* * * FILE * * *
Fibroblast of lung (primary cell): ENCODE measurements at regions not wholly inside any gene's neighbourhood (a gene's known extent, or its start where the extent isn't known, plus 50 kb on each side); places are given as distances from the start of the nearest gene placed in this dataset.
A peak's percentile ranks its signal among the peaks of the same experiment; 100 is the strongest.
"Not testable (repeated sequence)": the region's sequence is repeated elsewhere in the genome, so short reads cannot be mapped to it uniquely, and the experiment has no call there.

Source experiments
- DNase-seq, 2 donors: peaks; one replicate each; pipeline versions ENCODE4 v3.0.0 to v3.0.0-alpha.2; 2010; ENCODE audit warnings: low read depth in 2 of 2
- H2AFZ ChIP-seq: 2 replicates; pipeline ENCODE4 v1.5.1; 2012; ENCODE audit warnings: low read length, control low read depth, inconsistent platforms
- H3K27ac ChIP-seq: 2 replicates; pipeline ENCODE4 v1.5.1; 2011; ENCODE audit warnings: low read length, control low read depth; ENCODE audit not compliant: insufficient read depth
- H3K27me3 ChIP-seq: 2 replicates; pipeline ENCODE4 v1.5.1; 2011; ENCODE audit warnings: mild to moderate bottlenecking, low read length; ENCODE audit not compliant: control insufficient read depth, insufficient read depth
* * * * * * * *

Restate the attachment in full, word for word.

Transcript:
Fibroblast of lung (primary cell): ENCODE measurements at regions not wholly inside any gene's neighbourhood (a gene's known extent, or its start where the extent isn't known, plus 50 kb on each side); places are given as distances from the start of the nearest gene placed in this dataset.
A peak's percentile ranks its signal among the peaks of the same experiment; 100 is the strongest.
"Not testable (repeated sequence)": the region's sequence is repeated elsewhere in the genome, so short reads cannot be mapped to it uniquely, and the experiment has no call there.

Source experiments
- DNase-seq, 2 donors: peaks; one replicate each; pipeline versions ENCODE4 v3.0.0 to v3.0.0-alpha.2; 2010; ENCODE audit warnings: low read depth in 2 of 2
- H2AFZ ChIP-seq: 2 replicates; pipeline ENCODE4 v1.5.1; 2012; ENCODE audit warnings: low read length, control low read depth, inconsistent platforms
- H3K27ac ChIP-seq: 2 replicates; pipeline ENCODE4 v1.5.1; 2011; ENCODE audit warnings: low read length, control low read depth; ENCODE audit not compliant: insufficient read depth
- H3K27me3 ChIP-seq: 2 replicates; pipeline ENCODE4 v1.5.1; 2011; ENCODE audit warnings: mild to moderate bottlenecking, low read length; ENCODE audit not compliant: control insufficient read depth, insufficient read depth